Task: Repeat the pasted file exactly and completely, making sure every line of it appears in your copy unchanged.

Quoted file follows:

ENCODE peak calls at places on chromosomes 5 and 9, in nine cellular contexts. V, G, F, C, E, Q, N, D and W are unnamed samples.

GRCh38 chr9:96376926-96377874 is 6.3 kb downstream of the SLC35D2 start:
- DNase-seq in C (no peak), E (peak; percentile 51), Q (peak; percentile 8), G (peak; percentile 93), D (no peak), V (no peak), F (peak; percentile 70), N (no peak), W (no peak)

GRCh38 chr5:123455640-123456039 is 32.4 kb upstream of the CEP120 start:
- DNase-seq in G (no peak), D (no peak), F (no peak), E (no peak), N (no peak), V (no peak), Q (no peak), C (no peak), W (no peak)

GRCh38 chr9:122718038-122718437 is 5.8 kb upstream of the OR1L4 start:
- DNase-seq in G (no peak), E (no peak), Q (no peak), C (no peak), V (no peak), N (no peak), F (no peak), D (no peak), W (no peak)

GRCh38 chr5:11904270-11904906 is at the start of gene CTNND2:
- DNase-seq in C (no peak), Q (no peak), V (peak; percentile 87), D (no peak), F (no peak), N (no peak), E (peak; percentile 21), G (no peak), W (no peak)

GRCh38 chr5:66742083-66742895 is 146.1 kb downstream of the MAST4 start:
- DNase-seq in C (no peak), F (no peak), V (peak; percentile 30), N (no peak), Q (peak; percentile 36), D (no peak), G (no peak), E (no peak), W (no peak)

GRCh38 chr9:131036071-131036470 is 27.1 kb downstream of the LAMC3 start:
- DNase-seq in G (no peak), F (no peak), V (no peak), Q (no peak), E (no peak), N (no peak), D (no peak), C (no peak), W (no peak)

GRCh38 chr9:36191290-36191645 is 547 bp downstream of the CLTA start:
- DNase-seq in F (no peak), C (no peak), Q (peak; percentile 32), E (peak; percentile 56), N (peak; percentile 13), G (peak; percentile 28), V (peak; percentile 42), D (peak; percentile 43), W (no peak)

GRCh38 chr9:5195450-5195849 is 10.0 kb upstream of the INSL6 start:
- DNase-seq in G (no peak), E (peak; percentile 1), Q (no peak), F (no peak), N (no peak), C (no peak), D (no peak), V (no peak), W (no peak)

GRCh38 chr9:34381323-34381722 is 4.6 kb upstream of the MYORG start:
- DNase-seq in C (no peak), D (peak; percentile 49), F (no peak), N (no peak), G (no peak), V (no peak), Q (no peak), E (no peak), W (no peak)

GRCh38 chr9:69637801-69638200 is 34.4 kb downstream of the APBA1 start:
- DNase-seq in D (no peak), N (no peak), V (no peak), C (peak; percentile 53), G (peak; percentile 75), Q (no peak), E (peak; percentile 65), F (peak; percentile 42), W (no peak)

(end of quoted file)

ENCODE peak calls at places on chromosomes 5 and 9, in nine cellular contexts. V, G, F, C, E, Q, N, D and W are unnamed samples.

GRCh38 chr9:96376926-96377874 is 6.3 kb downstream of the SLC35D2 start:
- DNase-seq in C (no peak), E (peak; percentile 51), Q (peak; percentile 8), G (peak; percentile 93), D (no peak), V (no peak), F (peak; percentile 70), N (no peak), W (no peak)

GRCh38 chr5:123455640-123456039 is 32.4 kb upstream of the CEP120 start:
- DNase-seq in G (no peak), D (no peak), F (no peak), E (no peak), N (no peak), V (no peak), Q (no peak), C (no peak), W (no peak)

GRCh38 chr9:122718038-122718437 is 5.8 kb upstream of the OR1L4 start:
- DNase-seq in G (no peak), E (no peak), Q (no peak), C (no peak), V (no peak), N (no peak), F (no peak), D (no peak), W (no peak)

GRCh38 chr5:11904270-11904906 is at the start of gene CTNND2:
- DNase-seq in C (no peak), Q (no peak), V (peak; percentile 87), D (no peak), F (no peak), N (no peak), E (peak; percentile 21), G (no peak), W (no peak)

GRCh38 chr5:66742083-66742895 is 146.1 kb downstream of the MAST4 start:
- DNase-seq in C (no peak), F (no peak), V (peak; percentile 30), N (no peak), Q (peak; percentile 36), D (no peak), G (no peak), E (no peak), W (no peak)

GRCh38 chr9:131036071-131036470 is 27.1 kb downstream of the LAMC3 start:
- DNase-seq in G (no peak), F (no peak), V (no peak), Q (no peak), E (no peak), N (no peak), D (no peak), C (no peak), W (no peak)

GRCh38 chr9:36191290-36191645 is 547 bp downstream of the CLTA start:
- DNase-seq in F (no peak), C (no peak), Q (peak; percentile 32), E (peak; percentile 56), N (peak; percentile 13), G (peak; percentile 28), V (peak; percentile 42), D (peak; percentile 43), W (no peak)

GRCh38 chr9:5195450-5195849 is 10.0 kb upstream of the INSL6 start:
- DNase-seq in G (no peak), E (peak; percentile 1), Q (no peak), F (no peak), N (no peak), C (no peak), D (no peak), V (no peak), W (no peak)

GRCh38 chr9:34381323-34381722 is 4.6 kb upstream of the MYORG start:
- DNase-seq in C (no peak), D (peak; percentile 49), F (no peak), N (no peak), G (no peak), V (no peak), Q (no peak), E (no peak), W (no peak)

GRCh38 chr9:69637801-69638200 is 34.4 kb downstream of the APBA1 start:
- DNase-seq in D (no peak), N (no peak), V (no peak), C (peak; percentile 53), G (peak; percentile 75), Q (no peak), E (peak; percentile 65), F (peak; percentile 42), W (no peak)